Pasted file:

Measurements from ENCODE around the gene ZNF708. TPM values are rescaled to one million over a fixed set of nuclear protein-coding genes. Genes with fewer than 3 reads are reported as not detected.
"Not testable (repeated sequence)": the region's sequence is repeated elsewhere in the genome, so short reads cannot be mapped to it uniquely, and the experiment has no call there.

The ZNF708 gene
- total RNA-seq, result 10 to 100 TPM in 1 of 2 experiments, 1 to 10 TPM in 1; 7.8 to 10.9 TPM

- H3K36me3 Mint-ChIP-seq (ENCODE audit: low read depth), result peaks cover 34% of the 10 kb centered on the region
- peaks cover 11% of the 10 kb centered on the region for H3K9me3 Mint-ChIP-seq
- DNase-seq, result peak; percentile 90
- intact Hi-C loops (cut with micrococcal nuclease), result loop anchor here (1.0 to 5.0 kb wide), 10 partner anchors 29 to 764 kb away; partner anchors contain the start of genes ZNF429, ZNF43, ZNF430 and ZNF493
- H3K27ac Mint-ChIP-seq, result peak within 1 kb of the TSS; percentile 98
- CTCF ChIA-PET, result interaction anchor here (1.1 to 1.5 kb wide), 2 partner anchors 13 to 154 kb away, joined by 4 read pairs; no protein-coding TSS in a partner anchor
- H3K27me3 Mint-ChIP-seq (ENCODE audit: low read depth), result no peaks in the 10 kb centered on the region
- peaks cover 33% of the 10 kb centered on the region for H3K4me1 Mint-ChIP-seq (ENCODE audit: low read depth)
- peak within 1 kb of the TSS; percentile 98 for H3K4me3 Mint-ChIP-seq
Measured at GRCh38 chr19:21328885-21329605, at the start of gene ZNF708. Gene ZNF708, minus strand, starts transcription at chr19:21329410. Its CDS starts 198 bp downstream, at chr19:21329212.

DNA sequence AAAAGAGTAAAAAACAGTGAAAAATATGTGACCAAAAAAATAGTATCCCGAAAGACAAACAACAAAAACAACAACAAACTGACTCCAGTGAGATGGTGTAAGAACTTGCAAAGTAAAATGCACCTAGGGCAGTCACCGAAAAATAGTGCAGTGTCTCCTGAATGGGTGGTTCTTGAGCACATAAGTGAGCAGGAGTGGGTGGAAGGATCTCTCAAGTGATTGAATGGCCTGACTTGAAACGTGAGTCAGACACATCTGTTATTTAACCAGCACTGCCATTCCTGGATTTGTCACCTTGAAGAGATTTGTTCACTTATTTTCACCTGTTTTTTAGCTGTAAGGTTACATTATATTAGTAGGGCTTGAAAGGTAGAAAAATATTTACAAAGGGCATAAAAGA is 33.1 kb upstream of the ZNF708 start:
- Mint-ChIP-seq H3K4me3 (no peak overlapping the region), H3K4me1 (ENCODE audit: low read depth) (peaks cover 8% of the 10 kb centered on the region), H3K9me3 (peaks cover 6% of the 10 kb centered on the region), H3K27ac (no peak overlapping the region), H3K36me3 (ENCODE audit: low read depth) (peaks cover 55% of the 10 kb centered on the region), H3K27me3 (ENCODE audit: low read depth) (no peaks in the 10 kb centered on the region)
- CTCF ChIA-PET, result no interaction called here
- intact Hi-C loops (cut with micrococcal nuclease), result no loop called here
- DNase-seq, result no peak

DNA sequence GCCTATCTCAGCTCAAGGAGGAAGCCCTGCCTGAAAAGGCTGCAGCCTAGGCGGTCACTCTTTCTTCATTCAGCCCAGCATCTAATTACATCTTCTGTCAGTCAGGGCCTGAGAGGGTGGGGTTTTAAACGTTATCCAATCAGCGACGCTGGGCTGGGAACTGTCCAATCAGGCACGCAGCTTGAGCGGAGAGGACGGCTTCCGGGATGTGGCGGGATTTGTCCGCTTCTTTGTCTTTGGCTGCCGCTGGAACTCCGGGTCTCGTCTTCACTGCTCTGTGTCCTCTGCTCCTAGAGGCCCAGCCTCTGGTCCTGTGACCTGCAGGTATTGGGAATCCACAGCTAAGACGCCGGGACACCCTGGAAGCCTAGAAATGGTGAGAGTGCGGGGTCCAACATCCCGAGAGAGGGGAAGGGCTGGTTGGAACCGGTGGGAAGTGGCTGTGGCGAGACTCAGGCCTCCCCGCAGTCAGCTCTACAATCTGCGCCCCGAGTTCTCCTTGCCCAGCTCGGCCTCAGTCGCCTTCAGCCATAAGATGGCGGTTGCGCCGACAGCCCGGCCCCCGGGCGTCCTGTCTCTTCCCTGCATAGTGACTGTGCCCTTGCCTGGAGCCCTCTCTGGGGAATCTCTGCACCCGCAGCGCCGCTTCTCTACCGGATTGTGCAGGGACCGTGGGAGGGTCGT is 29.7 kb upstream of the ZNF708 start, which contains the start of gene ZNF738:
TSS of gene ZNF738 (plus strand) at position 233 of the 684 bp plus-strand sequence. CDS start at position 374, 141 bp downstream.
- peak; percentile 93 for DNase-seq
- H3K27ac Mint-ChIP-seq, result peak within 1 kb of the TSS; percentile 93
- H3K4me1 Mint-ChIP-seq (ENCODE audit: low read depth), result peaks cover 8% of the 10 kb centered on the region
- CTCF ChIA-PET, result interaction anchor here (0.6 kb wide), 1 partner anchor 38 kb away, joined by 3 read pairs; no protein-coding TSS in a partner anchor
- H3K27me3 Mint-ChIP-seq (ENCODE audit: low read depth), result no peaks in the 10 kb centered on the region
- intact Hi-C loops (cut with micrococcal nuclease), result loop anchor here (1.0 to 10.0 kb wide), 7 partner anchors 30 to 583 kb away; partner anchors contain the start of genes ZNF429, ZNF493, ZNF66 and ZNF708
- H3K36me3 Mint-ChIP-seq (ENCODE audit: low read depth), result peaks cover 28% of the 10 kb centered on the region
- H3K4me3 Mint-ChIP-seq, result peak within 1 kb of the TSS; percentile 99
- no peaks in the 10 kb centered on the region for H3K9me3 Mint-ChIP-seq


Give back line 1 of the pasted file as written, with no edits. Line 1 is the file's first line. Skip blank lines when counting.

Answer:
Measurements from ENCODE around the gene ZNF708. TPM values are rescaled to one million over a fixed set of nuclear protein-coding genes. Genes with fewer than 3 reads are reported as not detected.